“I don’t feel like the last one… They didn’t really take advantage of the 50th anniversary. The regimen at the time dropped the ball on the promo of the film. And we’ve lost momentum. I think losing Anton [Yelchin] was a huge blow to our little family, and our enthusiasm to do another one might have been affected by that. So I don’t know.”
There also appears to be indecision surrounding whether to make the next film a sequel to Star Trek Beyond or start from scratch in a reboot. Hawley seemed to be leaning towards the latter during the TCAs in January 2020, according to Collider:
“It’s still early days. For me, it’s definitely an a new direction, but it’s still early, in terms of who exactly would be in it or what the characters would be. I don’t think of it as Star Trek 4, to be reductive. This is a new beginning.”
With concerns about profits and second thoughts about whether to keep J.J. Abrams’ already rebooted cast, Star Trek fans probably shouldn’t hold their breath waiting for a new movie. But at least they have Picard.
Via Games Radar, Collider
Content! It’s all about content! And if you’re already running out of things to watch at home, CBS All Access is here to help. The streaming subscription service was already offering up a free trial for 30 days, but since it looks like we’re going to be social distancing for at least another month, they’ve extended the trial period for another 30 days. That means you can get a 60-day CBS All Access free trial right now, giving you plenty of time to binge The Twilight Zone reboot and more.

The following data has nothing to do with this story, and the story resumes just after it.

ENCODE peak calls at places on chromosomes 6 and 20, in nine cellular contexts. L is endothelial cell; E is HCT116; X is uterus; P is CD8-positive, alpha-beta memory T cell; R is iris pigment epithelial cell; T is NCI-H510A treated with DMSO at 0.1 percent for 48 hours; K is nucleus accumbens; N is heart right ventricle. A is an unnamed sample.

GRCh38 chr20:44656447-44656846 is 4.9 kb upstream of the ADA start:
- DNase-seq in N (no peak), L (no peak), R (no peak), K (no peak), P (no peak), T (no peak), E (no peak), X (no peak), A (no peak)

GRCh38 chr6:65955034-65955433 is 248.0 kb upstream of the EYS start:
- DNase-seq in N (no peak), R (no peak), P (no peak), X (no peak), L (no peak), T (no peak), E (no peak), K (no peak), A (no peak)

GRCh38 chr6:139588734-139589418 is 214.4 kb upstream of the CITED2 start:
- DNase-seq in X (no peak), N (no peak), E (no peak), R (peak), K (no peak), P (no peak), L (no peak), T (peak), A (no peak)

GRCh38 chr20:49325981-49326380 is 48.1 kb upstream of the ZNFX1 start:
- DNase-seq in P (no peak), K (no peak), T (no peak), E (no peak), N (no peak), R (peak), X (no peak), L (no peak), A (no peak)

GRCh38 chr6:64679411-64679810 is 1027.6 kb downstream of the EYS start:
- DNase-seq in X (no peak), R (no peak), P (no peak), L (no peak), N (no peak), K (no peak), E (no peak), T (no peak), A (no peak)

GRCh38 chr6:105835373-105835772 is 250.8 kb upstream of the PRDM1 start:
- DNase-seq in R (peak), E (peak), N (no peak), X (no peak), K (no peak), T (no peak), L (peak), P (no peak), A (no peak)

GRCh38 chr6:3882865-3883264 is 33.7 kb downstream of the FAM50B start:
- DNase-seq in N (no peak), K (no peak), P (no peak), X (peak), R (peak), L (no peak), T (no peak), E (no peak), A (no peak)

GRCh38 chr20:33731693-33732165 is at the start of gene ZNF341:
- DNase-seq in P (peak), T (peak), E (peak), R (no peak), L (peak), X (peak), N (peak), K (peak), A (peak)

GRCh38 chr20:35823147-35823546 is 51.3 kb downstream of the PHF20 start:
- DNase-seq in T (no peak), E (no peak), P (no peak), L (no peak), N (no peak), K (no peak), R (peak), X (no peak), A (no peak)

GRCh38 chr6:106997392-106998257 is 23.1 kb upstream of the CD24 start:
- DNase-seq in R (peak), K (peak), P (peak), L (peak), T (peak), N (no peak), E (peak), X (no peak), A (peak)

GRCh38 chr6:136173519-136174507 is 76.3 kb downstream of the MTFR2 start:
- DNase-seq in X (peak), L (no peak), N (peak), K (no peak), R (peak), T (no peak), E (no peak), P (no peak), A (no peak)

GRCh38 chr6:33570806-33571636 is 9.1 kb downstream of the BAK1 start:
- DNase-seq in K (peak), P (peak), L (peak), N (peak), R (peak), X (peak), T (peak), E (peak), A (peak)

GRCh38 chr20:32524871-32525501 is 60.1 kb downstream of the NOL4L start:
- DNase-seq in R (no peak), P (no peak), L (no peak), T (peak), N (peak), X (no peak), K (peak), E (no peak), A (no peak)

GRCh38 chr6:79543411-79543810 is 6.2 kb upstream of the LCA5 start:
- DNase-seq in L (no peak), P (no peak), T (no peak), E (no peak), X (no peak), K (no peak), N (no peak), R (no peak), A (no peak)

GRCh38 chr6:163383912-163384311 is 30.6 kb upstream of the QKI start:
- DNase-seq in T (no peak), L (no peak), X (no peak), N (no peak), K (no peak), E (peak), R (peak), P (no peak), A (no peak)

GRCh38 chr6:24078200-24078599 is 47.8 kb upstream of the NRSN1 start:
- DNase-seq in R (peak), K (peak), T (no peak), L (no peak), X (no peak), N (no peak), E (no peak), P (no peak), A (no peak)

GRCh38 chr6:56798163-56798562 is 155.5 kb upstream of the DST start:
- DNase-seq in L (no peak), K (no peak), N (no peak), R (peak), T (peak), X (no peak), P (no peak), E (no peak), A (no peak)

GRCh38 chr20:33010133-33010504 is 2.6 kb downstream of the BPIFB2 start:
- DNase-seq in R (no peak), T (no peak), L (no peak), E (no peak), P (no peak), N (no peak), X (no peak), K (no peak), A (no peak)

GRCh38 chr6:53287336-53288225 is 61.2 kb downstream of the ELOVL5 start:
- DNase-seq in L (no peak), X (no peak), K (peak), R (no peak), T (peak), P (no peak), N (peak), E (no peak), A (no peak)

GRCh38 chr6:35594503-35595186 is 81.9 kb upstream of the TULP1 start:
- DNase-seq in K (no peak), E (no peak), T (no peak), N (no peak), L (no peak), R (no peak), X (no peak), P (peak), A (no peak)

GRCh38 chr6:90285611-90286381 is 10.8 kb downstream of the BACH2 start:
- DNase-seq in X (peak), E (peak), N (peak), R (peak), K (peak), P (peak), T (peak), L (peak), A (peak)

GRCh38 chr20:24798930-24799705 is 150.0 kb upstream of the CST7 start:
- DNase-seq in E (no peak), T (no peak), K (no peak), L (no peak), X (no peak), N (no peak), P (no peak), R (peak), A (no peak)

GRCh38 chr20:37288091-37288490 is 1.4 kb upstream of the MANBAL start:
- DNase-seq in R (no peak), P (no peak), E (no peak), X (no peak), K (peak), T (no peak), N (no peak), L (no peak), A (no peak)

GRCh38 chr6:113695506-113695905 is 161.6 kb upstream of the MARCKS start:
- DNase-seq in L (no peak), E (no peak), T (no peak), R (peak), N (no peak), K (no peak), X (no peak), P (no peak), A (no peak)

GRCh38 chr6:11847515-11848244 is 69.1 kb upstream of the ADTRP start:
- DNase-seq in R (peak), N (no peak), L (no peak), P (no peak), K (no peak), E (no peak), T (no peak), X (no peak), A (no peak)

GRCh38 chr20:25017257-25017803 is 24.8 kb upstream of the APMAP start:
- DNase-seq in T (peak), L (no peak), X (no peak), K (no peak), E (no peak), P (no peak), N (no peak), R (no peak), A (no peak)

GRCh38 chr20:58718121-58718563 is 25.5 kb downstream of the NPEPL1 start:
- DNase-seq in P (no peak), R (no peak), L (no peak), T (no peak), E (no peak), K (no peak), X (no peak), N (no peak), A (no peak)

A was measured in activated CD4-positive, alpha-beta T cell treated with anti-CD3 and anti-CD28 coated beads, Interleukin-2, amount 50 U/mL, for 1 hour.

Mashable called our attention to the 60-day CBS All Access free trial. All you have to do is head over to the streaming service’s website, and when you go to checkout, use the promo code GIFT and sign up for a one-month free trial. Once your account is created, then go into your account settings and in the “Subscription & Billing” area you can put in the ENJOY promo code to add another free month.
With two months of CBS All Access, you’ll have plenty of time to stream as much Star Trek as you please. They have everything from Star Trek: The Animated Series to Star Trek: The Next Generation. Plus, you’ll find the CBS All Access exclusives Star Trek Discovery and Star Trek: Picard available there too. If you’re wondering where the original Star Trek series from 1966 is streaming, you’ll have to head to Hulu or Amazon Prime.
That’s not all the sci-fi offerings CBS All Access has. You can also find both the original iteration of The Twilight Zone and the reboot of the anthology series from executive producer Jordan Peele. Our review painted a complimentary portrait of the modern spin on the classic series, so now’s the time to check it out.
All you crime procedural fans out there will get plenty of CSI: Crime Scene Investigation and NCIS, including the spin-offs NCIS: New Orleans, NCIS: Los Angeles, and CSI: Miami. There’s also both the original and new versions of MacGyver and Hawaii Five-0.
Reality show junkies can get their fix with tons of episodes of Survivor, Big Brother, and The Amazing Race. Even though Big Brother might hit a little too close to home for everyone stuck at home, the other two shows will be therapeutic for those who are desperate for a change of scenery.
But if you’re not interested in any of those contemporary shows, there are plenty of classics available too, including I Love Lucy, Magnum P.I. Mission: Impossible, Family Ties, Gunsmoke, Taxi, and Perry Mason.
The only way to figure out what you want to watch from CBS All Access is to sign up for that free channel. So enjoy!...